False sirens cause problems

Published 12:00 am Tuesday, April 8, 2003

Many Shelby County residents are beginning to wonder about the repeated sounding of outdoor weather sirens that seemingly go off for no particular reason, at times even under pretty blue skies.

After a flood of phone calls during the last two weeks, officials from the Shelby County Emergency Management Agency released a statement

acknowledging that several sirens were activated by mistake.

But the &uot;false alarms&uot; still produce the same high decibel wail as the real thing, leading to inquiries and a number of complaints, officials said.

&uot;We know that they are a nuisance,&uot; said Mindy Soro of the Shelby County EMA. &uot;We are working to correct the problem as soon as possible.&uot;

At least five of Shelby County’s 62 outdoor weather sirens have been falsely activated in recent weeks, said Don Greene, director of the Shelby County EMA.

&uot;We are aware that there has been some malfunctions and some false alarms with several of the sirens,&uot; Greene said. &uot;Rest assured we are doing everything we can do to correct the problem.

&uot;We do appreciate the people calling and showing their concern.&uot;

While the EMA is aware of a problem with the sirens, they are not yet certain what is causing them to go off.

Greene said local agencies are meeting with the manufacturers of the equipment to determine the cause of the malfunction.

&uot;The only time we activate the sirens is for a severe weather warning,&uot; Greene said.

Although parts of the county were placed under a tornado watch by the National Weather Service over the weekend, the EMA does not activate sirens unless there is a tornado warning.

But the sirens on Highway 119 near Oak Mountain Elementary School went off any way, as did the sirens in Old Town Helena.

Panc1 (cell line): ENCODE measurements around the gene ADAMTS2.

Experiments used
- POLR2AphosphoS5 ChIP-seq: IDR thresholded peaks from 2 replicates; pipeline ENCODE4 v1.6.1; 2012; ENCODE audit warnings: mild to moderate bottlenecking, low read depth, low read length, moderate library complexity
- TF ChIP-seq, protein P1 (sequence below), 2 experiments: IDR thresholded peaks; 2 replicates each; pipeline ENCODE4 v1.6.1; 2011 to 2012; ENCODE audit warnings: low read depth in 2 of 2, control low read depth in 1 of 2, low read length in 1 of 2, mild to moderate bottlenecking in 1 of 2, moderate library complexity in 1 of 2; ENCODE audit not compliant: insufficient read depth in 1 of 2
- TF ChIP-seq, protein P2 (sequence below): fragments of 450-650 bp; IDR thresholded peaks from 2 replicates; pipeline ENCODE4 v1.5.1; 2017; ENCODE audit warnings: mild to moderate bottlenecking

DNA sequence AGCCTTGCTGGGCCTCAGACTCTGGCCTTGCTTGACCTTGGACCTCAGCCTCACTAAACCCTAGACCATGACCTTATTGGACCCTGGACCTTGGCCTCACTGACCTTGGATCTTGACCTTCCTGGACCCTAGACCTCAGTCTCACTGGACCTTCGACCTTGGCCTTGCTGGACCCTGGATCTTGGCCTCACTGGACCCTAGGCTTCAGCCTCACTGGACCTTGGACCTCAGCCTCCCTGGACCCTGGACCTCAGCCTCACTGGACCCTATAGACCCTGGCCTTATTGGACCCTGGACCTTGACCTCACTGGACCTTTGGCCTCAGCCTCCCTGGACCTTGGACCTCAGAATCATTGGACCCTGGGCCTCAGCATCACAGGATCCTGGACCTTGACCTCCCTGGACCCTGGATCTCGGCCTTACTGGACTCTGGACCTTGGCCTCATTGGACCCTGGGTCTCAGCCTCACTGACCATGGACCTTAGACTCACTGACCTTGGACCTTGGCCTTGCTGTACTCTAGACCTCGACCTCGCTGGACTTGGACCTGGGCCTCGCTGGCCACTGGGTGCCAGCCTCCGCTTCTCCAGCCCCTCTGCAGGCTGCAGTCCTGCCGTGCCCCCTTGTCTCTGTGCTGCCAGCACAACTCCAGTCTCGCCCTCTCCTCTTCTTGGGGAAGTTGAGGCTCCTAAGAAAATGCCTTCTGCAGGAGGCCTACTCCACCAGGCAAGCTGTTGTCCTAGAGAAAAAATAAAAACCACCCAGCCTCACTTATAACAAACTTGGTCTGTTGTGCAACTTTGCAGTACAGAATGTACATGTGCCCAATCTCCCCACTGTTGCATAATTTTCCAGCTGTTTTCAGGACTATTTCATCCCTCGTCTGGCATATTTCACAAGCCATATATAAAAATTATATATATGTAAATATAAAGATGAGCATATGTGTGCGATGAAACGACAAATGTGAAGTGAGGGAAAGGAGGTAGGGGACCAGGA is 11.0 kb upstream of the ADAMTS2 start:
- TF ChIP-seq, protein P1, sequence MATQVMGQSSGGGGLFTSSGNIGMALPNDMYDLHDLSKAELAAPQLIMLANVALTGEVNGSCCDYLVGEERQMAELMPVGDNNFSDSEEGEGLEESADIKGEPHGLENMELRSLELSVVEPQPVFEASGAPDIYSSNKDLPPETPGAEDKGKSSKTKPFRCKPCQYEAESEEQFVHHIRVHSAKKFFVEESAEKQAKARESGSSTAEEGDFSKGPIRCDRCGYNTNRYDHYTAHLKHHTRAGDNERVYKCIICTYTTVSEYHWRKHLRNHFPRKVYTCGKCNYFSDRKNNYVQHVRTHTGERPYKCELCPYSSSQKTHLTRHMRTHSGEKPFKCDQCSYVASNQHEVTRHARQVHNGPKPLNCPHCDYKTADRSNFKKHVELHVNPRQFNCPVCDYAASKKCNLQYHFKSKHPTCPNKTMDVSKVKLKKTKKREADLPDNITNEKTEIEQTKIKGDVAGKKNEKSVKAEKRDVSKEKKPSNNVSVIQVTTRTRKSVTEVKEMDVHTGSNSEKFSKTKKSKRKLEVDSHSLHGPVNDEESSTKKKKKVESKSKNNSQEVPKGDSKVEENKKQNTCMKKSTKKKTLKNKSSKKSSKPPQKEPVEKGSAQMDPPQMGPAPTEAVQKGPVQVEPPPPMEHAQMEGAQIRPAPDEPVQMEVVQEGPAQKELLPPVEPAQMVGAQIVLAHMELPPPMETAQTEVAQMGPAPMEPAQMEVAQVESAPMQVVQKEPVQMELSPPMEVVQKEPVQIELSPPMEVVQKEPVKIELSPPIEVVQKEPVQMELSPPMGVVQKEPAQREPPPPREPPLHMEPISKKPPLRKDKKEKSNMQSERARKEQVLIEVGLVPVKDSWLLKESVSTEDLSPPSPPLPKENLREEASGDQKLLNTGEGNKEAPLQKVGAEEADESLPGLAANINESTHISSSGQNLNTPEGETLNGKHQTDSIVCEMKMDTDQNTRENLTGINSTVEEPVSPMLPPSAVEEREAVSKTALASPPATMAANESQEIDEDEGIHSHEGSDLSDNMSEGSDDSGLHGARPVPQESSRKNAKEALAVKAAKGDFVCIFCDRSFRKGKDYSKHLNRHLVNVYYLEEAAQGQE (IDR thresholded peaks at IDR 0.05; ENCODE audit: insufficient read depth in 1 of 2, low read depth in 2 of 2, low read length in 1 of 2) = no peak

The sirens on Caldwell Mill Road near Oak Mountain High School and on Valleydale Road near Winn Dixie were also falsely activated on at least one occasion over the weekend.

Greene said the sirens may have been activated as many as 12 times in some locations.

The National Weather Service will issue a tornado warning only if a tornado has been identified by radar or storm spotters.

A tornado watch is issued only when conditions are favorable for the development of a tornado.

When functioning properly, the weather sirens serve as an outdoor warning for severe weather, Greene said. If the sirens are activated citizens are directed to go indoors and consult television or radio for further information.

The sirens in use by the county were purchased from several different manufacturers, but can all be controlled from a central location.

As soon as the sirens are activated officials at the EMA are notified through a console, Soro said.

Therefore, citizens do not need to notify the EMA if the sirens go off, she said.

&uot;If, for some unknown reason, the alarm is activated, other than during severe weather, please disregard the warning,&uot; EMA officials said in Friday’s statement